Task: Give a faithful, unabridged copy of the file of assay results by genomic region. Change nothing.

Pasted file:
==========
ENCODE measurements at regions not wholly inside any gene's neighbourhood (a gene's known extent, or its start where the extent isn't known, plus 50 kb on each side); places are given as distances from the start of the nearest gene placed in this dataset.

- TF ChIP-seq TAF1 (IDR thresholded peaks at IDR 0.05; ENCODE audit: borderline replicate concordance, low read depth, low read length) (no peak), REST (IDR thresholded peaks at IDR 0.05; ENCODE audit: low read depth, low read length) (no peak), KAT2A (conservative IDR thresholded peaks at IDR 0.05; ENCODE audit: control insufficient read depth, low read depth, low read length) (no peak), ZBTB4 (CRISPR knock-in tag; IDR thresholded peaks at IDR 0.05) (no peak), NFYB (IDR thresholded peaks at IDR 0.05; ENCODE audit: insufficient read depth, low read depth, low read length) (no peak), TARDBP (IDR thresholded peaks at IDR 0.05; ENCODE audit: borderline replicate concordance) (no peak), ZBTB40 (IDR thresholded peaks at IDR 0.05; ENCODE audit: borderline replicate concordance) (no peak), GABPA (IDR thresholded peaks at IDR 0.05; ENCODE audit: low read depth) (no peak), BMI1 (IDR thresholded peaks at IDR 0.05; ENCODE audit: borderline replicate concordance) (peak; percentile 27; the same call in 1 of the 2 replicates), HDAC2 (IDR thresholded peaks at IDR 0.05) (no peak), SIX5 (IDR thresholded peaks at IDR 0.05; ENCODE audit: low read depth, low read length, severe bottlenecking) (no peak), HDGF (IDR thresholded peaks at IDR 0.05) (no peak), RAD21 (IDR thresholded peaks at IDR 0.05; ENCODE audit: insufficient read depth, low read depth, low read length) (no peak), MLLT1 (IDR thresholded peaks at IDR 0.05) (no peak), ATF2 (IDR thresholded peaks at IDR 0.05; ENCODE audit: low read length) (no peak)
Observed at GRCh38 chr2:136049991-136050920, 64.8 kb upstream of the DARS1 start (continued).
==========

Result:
ENCODE measurements at regions not wholly inside any gene's neighbourhood (a gene's known extent, or its start where the extent isn't known, plus 50 kb on each side); places are given as distances from the start of the nearest gene placed in this dataset.

- TF ChIP-seq TAF1 (IDR thresholded peaks at IDR 0.05; ENCODE audit: borderline replicate concordance, low read depth, low read length) (no peak), REST (IDR thresholded peaks at IDR 0.05; ENCODE audit: low read depth, low read length) (no peak), KAT2A (conservative IDR thresholded peaks at IDR 0.05; ENCODE audit: control insufficient read depth, low read depth, low read length) (no peak), ZBTB4 (CRISPR knock-in tag; IDR thresholded peaks at IDR 0.05) (no peak), NFYB (IDR thresholded peaks at IDR 0.05; ENCODE audit: insufficient read depth, low read depth, low read length) (no peak), TARDBP (IDR thresholded peaks at IDR 0.05; ENCODE audit: borderline replicate concordance) (no peak), ZBTB40 (IDR thresholded peaks at IDR 0.05; ENCODE audit: borderline replicate concordance) (no peak), GABPA (IDR thresholded peaks at IDR 0.05; ENCODE audit: low read depth) (no peak), BMI1 (IDR thresholded peaks at IDR 0.05; ENCODE audit: borderline replicate concordance) (peak; percentile 27; the same call in 1 of the 2 replicates), HDAC2 (IDR thresholded peaks at IDR 0.05) (no peak), SIX5 (IDR thresholded peaks at IDR 0.05; ENCODE audit: low read depth, low read length, severe bottlenecking) (no peak), HDGF (IDR thresholded peaks at IDR 0.05) (no peak), RAD21 (IDR thresholded peaks at IDR 0.05; ENCODE audit: insufficient read depth, low read depth, low read length) (no peak), MLLT1 (IDR thresholded peaks at IDR 0.05) (no peak), ATF2 (IDR thresholded peaks at IDR 0.05; ENCODE audit: low read length) (no peak)
Observed at GRCh38 chr2:136049991-136050920, 64.8 kb upstream of the DARS1 start (continued).